Tantri, Tamtri, Tantrī: 13 definitions
Tantri means something in Hinduism, Sanskrit, Marathi, Hindi, biology. If you want to know the exact meaning, history, etymology or English translation of this term then check out the descriptions on this page. Add your comment or reference to a book if you want to contribute to this summary article.
Shaivism (Shaiva philosophy)Source: academia.edu: The Yoga of the Mālinīvijayottaratantra
Tantrī (तन्त्री) or Tantrīghoṣa refers to the “sounds of a stick-zither” and represents one of the ten kinds of sounds (śabda) according to Jayaratha (author of the 13th century commentary Tantrālokaviveka on Abhinavagupta’s Tantrāloka) and the Haṃsa-upaniṣad. Jayaratha cites the Brahmayāmala passage giving this order of the ten sounds (e.g., Tantrī).
Shaiva (शैव, śaiva) or Shaivism (śaivism) represents a tradition of Hinduism worshiping Shiva as the supreme being. Closely related to Shaktism, Shaiva literature includes a range of scriptures, including Tantras, while the root of this tradition may be traced back to the ancient Vedas.
Biology (plants and animals)Source: Google Books: CRC World Dictionary (Regional names)
1) Tantri in India is the name of a plant defined with Dillenia pentagyna in various botanical sources. This page contains potential references in Ayurveda, modern medicine, and other folk traditions or local practices It has the synonym Dillenia hainanensis Merrill.
2) Tantri is also identified with Tinospora cordifolia It has the synonym Menispermum cordifolium Willd. (etc.).
Example references for further research on medicinal uses or toxicity (see latin names for full list):
· Indian Journal of Pharmacology (2003)
· Ethnobotany (2004)
· Quarterly Journal of Mythic Society (1963)
· Taxon (1980)
· Annals and Magazine of Natural History (1851)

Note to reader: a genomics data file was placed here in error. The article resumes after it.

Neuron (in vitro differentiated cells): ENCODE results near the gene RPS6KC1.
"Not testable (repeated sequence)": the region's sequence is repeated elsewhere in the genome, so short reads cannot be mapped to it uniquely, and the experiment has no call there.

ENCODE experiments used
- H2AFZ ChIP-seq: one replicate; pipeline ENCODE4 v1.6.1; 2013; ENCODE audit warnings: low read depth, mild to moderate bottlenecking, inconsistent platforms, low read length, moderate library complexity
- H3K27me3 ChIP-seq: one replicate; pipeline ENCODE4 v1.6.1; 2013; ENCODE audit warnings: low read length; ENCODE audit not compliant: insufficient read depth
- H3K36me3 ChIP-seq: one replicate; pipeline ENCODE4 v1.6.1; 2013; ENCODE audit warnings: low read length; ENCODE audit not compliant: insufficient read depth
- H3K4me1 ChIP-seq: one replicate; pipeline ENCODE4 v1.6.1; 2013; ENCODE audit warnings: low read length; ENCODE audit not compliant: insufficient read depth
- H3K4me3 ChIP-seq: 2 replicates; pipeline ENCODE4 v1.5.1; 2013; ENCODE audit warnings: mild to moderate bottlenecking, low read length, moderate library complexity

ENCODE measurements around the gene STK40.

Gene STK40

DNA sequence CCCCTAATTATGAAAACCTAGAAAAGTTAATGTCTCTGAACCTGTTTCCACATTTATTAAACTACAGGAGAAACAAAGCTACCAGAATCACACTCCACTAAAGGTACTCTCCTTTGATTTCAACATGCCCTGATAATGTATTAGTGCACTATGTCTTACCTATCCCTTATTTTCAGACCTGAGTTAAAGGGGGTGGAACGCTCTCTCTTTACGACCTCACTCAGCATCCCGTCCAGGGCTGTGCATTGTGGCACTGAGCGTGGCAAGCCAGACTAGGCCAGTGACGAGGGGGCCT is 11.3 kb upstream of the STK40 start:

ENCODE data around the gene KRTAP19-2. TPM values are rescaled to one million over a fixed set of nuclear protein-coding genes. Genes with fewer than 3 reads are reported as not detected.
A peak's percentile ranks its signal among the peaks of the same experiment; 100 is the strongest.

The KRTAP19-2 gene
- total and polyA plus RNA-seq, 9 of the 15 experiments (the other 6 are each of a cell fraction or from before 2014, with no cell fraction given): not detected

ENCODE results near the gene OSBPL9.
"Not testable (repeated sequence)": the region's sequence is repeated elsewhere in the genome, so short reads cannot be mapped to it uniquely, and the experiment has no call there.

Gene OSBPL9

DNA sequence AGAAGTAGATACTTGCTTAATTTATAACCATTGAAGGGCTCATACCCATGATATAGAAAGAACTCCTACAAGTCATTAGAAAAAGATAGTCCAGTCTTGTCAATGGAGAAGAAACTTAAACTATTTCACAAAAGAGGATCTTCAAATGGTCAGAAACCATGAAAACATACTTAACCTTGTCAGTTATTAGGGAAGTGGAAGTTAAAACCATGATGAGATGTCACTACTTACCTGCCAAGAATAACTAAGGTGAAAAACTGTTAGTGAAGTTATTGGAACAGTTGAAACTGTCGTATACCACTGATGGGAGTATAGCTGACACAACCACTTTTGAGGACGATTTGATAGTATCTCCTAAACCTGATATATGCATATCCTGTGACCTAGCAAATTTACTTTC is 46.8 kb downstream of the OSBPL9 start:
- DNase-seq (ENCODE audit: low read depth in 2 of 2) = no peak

· Ethnobotany (2002)
If you are looking for specific details regarding Tantri, for example pregnancy safety, side effects, chemical composition, health benefits, diet and recipes, extract dosage, have a look at these references.
This sections includes definitions from the five kingdoms of living things: Animals, Plants, Fungi, Protists and Monera. It will include both the official binomial nomenclature (scientific names usually in Latin) as well as regional spellings and variants.
Languages of India and abroad
Marathi-English dictionarySource: DDSA: The Molesworth Marathi and English Dictionary
tantrī (तंत्री).—f (tantra S) A wire. 2 The win̤a or Indian lute.
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tantrī (तंत्री).—a (S) Chorded, stringed, having chords or wires. 2 Spun, woven, made of threads. 3 Having a tantra q. v. Hence deep, designing, plotting, schemeful.Source: DDSA: The Aryabhusan school dictionary, Marathi-English
tantrī (तंत्री).—f A wire. The Indian lute a String- ed. Spun. Fig. Deep, designing.
Marathi is an Indo-European language having over 70 million native speakers people in (predominantly) Maharashtra India. Marathi, like many other Indo-Aryan languages, evolved from early forms of Prakrit, which itself is a subset of Sanskrit, one of the most ancient languages of the world.
Sanskrit dictionarySource: DDSA: The practical Sanskrit-English dictionary
Tantri (तन्त्रि) or Tantrī (तन्त्री).—f.
1) A string, cord; न लङ्घयेद्वत्सतन्त्रीम् (na laṅghayedvatsatantrīm) Manusmṛti 4.38.
2) A bow-string.
3) The wire of a lute; इमास्तन्त्रीः सुमधुराः (imāstantrīḥ sumadhurāḥ) Rām.7.93.13; तन्त्रीमार्द्रां नयनसलिलैः सारयित्वा कथंचित् (tantrīmārdrāṃ nayanasalilaiḥ sārayitvā kathaṃcit) Meghadūta 88.
4) A sinew.
5) A tail.
6) A young woman having peculiar qualities.
7) A lute.
8) Name of the plant Amṛtā.
Derivable forms: tantriḥ (तन्त्रिः).Source: Cologne Digital Sanskrit Dictionaries: Edgerton Buddhist Hybrid Sanskrit Dictionary
Tantrī (तन्त्री).—name of a daughter of Māra according to Mahāvastu iii.281.15; 283.15; 284.3; 286.6. The Mahāvastu is clearly secondary here; thruout most of the passage it mentions only two daughters of Māra, Tantrī and Arati, but in 286.6 three, the third being Rati. Originally (Lalitavistara 378.4 ff.; Pali, see Childers s.v. Ragā) there were three, Tṛṣṇā, Arati, and Rati (or, in Pali, Ragā, SN i.124.15 ff.). It is clear that Mahāvastu replaces Tṛṣṇā by Tantrī. Could it be a corruption of MIndic *Taṇhī = [Buddhist Hybrid Sanskrit] tṛṣṇī, q.v. ? Or is the corruption based on some form of the numeral for three (which is lost in Mahāvastu except in the final verse), compare tās tisro…Lalitavistara 378.4 ?Source: Cologne Digital Sanskrit Dictionaries: Benfey Sanskrit-English Dictionary